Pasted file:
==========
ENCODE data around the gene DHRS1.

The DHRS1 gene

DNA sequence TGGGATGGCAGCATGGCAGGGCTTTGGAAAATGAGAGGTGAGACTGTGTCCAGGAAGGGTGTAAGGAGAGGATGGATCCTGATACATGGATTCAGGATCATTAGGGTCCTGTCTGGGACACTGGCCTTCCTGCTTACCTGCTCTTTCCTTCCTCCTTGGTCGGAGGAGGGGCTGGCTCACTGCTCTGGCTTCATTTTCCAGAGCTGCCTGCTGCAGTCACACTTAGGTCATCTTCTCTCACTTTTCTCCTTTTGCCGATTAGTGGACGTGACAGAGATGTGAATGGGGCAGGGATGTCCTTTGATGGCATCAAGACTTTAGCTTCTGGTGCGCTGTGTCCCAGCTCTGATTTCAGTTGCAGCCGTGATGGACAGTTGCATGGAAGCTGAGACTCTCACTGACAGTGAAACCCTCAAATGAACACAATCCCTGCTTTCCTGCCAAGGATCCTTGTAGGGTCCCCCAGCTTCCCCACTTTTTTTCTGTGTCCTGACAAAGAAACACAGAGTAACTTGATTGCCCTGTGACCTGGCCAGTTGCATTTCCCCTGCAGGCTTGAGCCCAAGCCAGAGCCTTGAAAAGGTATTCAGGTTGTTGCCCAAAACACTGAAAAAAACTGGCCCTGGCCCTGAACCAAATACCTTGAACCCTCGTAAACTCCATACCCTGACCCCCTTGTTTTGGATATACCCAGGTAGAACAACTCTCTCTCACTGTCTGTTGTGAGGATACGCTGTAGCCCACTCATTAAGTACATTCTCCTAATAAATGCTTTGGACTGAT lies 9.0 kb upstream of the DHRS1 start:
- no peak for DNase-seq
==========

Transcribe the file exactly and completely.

ENCODE data around the gene DHRS1.

The DHRS1 gene

DNA sequence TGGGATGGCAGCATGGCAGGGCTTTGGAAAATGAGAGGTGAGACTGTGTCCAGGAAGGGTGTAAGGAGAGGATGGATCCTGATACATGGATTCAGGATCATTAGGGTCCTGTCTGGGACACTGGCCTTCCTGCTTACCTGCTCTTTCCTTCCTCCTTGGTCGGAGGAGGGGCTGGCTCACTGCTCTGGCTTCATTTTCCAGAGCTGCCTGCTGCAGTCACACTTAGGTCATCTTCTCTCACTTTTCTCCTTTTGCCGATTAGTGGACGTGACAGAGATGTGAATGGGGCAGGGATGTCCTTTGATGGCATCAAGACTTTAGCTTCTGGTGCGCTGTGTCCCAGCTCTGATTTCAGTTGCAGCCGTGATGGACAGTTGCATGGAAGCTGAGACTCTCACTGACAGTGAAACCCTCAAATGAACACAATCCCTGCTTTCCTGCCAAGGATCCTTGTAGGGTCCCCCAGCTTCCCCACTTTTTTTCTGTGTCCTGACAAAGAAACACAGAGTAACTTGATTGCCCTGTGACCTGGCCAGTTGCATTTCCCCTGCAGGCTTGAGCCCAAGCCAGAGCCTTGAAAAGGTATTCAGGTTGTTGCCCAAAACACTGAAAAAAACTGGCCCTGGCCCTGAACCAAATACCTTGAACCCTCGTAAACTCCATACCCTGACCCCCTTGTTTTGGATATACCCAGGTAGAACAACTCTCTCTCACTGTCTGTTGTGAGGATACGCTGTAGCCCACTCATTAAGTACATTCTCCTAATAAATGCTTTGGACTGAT lies 9.0 kb upstream of the DHRS1 start:
- no peak for DNase-seq